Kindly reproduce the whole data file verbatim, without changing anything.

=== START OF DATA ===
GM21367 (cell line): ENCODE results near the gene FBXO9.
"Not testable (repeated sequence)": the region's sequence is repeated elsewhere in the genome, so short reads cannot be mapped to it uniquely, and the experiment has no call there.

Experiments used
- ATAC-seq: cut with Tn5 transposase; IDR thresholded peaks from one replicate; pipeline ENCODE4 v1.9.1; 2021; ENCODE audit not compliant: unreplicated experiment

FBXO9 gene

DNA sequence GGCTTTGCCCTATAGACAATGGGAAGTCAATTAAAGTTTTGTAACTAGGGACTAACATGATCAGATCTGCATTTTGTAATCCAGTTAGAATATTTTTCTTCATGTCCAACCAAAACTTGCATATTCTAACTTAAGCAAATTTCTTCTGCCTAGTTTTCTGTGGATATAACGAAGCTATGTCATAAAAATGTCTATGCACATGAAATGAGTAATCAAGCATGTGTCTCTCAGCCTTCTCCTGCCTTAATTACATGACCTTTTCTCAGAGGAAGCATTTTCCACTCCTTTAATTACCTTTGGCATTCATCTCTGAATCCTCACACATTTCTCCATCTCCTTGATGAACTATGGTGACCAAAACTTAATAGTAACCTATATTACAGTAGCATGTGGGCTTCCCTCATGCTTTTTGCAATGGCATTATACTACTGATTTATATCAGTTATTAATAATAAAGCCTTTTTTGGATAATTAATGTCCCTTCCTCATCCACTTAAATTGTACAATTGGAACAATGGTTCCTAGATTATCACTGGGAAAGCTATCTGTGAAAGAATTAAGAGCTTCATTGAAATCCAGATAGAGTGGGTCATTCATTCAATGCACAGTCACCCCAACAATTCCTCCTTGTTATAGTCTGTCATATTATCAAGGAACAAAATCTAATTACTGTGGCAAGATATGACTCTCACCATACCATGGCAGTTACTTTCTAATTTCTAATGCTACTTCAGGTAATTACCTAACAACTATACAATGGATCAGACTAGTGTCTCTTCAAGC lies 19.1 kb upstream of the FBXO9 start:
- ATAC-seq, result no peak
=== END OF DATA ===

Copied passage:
GM21367 (cell line): ENCODE results near the gene FBXO9.
"Not testable (repeated sequence)": the region's sequence is repeated elsewhere in the genome, so short reads cannot be mapped to it uniquely, and the experiment has no call there.

Experiments used
- ATAC-seq: cut with Tn5 transposase; IDR thresholded peaks from one replicate; pipeline ENCODE4 v1.9.1; 2021; ENCODE audit not compliant: unreplicated experiment

FBXO9 gene

DNA sequence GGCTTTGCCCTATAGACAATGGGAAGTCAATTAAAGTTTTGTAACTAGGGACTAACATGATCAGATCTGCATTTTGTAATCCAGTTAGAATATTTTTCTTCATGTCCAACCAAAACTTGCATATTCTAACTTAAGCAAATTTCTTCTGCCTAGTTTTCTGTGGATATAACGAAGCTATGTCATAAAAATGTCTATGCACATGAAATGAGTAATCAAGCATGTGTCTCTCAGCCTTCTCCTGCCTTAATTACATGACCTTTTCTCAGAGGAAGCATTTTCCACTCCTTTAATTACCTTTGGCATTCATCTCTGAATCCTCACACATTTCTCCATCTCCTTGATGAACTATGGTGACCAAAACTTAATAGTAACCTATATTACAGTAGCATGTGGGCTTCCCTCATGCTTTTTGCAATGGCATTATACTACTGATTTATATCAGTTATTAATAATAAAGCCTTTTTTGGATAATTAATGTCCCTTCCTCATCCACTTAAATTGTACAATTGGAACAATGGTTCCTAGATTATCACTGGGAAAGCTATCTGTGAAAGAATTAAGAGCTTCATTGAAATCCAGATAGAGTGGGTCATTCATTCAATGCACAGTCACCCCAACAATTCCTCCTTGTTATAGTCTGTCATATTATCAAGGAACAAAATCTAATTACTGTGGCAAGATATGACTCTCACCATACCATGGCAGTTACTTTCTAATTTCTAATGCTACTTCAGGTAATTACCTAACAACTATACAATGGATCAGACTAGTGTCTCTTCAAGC lies 19.1 kb upstream of the FBXO9 start:
- ATAC-seq, result no peak